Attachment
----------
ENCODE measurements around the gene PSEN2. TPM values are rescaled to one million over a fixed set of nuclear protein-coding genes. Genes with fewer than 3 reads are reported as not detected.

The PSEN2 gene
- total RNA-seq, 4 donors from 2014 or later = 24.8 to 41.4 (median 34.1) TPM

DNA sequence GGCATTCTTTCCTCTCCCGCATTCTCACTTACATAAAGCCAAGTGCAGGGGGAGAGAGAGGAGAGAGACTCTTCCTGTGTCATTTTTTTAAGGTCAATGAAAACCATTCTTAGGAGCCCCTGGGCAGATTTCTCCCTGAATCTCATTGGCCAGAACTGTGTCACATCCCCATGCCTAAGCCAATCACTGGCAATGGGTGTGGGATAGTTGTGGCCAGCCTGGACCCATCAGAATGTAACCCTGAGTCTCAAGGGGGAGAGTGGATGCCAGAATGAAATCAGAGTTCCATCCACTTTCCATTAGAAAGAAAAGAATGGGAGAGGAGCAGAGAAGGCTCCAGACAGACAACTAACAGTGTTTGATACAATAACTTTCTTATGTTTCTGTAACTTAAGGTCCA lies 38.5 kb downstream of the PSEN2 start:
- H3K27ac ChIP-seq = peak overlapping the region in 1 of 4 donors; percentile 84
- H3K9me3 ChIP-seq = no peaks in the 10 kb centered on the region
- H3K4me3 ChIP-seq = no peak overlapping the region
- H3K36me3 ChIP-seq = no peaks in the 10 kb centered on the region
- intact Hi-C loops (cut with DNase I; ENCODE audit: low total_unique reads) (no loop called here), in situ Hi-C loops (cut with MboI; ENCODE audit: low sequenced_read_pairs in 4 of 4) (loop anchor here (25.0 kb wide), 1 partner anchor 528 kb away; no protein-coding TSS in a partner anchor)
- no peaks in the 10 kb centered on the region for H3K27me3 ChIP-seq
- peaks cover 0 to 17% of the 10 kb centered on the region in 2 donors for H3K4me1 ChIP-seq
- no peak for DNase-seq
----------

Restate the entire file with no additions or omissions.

ENCODE measurements around the gene PSEN2. TPM values are rescaled to one million over a fixed set of nuclear protein-coding genes. Genes with fewer than 3 reads are reported as not detected.

The PSEN2 gene
- total RNA-seq, 4 donors from 2014 or later = 24.8 to 41.4 (median 34.1) TPM

DNA sequence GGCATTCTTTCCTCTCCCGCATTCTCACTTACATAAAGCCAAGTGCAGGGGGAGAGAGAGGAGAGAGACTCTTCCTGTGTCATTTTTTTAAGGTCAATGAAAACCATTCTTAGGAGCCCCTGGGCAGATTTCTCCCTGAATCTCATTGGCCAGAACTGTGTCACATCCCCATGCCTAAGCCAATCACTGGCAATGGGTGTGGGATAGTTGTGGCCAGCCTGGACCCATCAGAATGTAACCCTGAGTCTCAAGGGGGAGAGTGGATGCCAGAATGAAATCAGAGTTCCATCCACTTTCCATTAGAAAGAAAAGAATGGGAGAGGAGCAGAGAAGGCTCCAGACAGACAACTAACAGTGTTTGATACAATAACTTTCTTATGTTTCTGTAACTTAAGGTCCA lies 38.5 kb downstream of the PSEN2 start:
- H3K27ac ChIP-seq = peak overlapping the region in 1 of 4 donors; percentile 84
- H3K9me3 ChIP-seq = no peaks in the 10 kb centered on the region
- H3K4me3 ChIP-seq = no peak overlapping the region
- H3K36me3 ChIP-seq = no peaks in the 10 kb centered on the region
- intact Hi-C loops (cut with DNase I; ENCODE audit: low total_unique reads) (no loop called here), in situ Hi-C loops (cut with MboI; ENCODE audit: low sequenced_read_pairs in 4 of 4) (loop anchor here (25.0 kb wide), 1 partner anchor 528 kb away; no protein-coding TSS in a partner anchor)
- no peaks in the 10 kb centered on the region for H3K27me3 ChIP-seq
- peaks cover 0 to 17% of the 10 kb centered on the region in 2 donors for H3K4me1 ChIP-seq
- no peak for DNase-seq